This year, students can leave class fully knowing their shuttle will be on-time and in the right location, hop on the bus and arrive calmly at their next class with time to spare. But the system has not always been like this.
The 2018-2019 school year has seen changes to the way shuttles run between Coppell campuses during the school day. With frustrations due to poor communication between shuttles and students and the possibility of being more than half an hour late to class, the past shuttle system was causing issues that the new system hopes to solve.
This year, there are six shuttles running between the three Coppell campuses (Coppell High School, New Tech [email protected] and CHS9) every period. These shuttles run both directions in the beginning and end of a class period, transporting students to and from all campuses simultaneously. The only exception to this would be during third and seventh period; students don’t move between CHS and CHS9 during this time, as the hour long lunch block in CHS9 conflicts with CHS’s schedule.
Compared to last year’s one shuttle for the entire day, the six shuttles that are constantly running every period has led to a drastic improvement for Coppell’s transportation during the school day.
New Tech junior Mason Clark has been shuttling to CHS for band for three years and can noticeably sense the upgraded system.
“Before, they didn’t really have a solid schedule,” Clark said. “It was kind of a mess, and there were some days where the bus driver would be 10 minutes early or 45 minutes late. But now, [the bus] is usually reliable with coming on time.”
Another change is the establishment of the front of CHS as the set location for shuttles, which has contributed to the ease of transporting between campuses. In previous years, communication for shuttle locations was confusing and unpredictable for band members and student athletes.
For example, the New Tech buses were in the front loop while buses for swimmers were in the back, and situations with substitute drivers in wrong locations only led to further confusion. Now, all CHS shuttle buses are located in the front.
Not only is there a set location, but the new system also establishes a fixed time for students to leave their class to board the shuttle. By leaving class 10 minutes early, the students are able to arrive at the next campus on time for the start of the new period.
“We know that as class goes on, activities are likely to fade,” CHS Principal Nicole Jund said. “Materials are put away, kids are getting their bags together, so if there is a part of class where it’s OK to miss instruction, it’s the very end, not the very beginning.”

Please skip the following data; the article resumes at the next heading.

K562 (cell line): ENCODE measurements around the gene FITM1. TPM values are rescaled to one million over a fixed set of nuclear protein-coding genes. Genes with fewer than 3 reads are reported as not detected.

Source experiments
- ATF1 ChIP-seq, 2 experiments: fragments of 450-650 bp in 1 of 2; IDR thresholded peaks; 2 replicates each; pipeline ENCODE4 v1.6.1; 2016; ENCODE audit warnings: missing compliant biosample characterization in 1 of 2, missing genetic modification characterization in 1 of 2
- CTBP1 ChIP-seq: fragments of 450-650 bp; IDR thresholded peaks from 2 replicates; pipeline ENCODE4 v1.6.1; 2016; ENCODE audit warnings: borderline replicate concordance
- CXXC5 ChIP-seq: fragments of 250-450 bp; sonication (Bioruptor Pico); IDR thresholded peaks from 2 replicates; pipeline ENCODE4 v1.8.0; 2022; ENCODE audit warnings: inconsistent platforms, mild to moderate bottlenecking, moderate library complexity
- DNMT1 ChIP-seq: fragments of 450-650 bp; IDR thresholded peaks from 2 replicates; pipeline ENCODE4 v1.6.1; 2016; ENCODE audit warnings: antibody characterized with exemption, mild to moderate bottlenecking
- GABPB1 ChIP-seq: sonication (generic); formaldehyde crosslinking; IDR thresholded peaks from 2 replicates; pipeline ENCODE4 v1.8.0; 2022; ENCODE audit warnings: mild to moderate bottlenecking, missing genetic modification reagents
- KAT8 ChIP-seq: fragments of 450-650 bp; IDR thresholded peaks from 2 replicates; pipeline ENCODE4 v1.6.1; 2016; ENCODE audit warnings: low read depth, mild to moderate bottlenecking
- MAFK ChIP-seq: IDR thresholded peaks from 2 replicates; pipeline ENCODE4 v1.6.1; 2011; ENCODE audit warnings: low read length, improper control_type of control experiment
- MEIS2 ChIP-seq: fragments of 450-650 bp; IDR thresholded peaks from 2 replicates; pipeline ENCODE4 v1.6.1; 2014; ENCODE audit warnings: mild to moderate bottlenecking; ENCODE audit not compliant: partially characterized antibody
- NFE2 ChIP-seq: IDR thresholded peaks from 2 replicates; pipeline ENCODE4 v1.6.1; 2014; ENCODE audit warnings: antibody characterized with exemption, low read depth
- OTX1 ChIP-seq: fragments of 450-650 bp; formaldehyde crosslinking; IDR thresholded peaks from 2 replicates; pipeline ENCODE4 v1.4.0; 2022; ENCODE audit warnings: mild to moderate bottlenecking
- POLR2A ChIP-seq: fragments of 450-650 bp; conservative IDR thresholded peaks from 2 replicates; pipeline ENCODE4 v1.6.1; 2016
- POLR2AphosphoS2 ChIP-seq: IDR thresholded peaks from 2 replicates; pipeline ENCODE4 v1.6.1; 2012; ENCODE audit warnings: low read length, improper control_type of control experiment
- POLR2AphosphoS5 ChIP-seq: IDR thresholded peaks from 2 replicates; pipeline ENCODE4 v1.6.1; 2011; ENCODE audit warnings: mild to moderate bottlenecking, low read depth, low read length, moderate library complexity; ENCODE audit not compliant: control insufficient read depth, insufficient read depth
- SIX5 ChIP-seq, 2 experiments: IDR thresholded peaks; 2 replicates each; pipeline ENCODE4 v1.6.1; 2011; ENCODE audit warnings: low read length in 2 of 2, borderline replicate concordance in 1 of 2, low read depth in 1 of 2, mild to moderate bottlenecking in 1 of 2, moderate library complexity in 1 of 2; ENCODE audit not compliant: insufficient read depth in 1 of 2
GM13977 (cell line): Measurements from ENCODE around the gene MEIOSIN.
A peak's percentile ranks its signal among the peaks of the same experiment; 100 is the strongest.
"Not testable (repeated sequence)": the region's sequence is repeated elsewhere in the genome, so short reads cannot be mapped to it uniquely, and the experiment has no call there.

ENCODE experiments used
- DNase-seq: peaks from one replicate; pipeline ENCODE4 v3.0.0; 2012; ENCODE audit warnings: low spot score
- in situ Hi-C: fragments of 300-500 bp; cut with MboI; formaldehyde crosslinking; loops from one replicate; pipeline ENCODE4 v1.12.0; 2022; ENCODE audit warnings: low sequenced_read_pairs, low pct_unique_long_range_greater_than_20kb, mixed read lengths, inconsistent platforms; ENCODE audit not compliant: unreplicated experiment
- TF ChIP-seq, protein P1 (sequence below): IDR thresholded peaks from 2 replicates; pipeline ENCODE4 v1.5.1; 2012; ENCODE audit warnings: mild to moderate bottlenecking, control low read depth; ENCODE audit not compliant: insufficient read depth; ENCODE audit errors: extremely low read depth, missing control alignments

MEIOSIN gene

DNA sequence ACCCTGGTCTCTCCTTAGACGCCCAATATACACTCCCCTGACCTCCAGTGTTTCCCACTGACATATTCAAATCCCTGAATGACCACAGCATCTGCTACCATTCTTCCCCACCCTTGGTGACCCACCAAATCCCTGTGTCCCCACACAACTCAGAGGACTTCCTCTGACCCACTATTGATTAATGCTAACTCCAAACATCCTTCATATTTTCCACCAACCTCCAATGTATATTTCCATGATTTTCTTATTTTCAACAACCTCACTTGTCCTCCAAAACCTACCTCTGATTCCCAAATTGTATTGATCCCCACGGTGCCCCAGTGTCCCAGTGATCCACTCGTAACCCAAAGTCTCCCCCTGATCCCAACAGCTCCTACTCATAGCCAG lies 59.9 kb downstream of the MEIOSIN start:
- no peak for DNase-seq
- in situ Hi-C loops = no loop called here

However, despite the established time of arrival for students at the shuttles, students are often confused as to when to leave their class to get to the shuttle, leading to a late arrival at the next campus. CHS9 freshman Amy Li takes the shuttle every day as a member of the drumline at CHS, and has noticed this issue occur often.
“Sometimes, the kids don’t know when to leave class,” Li said. “They misjudge the time and give themselves too much leniency and end up getting to the shuttle late, and it’s always very inconvenient for the students and the driver to wait for students who arrive late.”
Potential drawbacks to the current shuttle system, such as those Li has noticed, have not been overlooked by the administration, as they are continuously assessing how they can better the transportation system.
“We will always evaluate how things are working,” Jund said. “That is the ebb and flow of education; if we aren’t evaluating our systems, then we aren’t doing our jobs. The feedback cycle is important both in the classroom and from a leadership perspective.”
Despite the possible issues of the new shuttle system, both the administration and the students view it as a more organized, efficient manner of transportation. With the six shuttles moving to and from CHS for numerous student activities, CHS is now the center of travel for New Tech and CHS9 students.
“[CHS] is a little like Grand Central Station now,” Jund said. “We’re the midpoint of the circuit, and with all the new changes, we hope to keep traffic flow relatively simple and make it easy for everyone to understand.”
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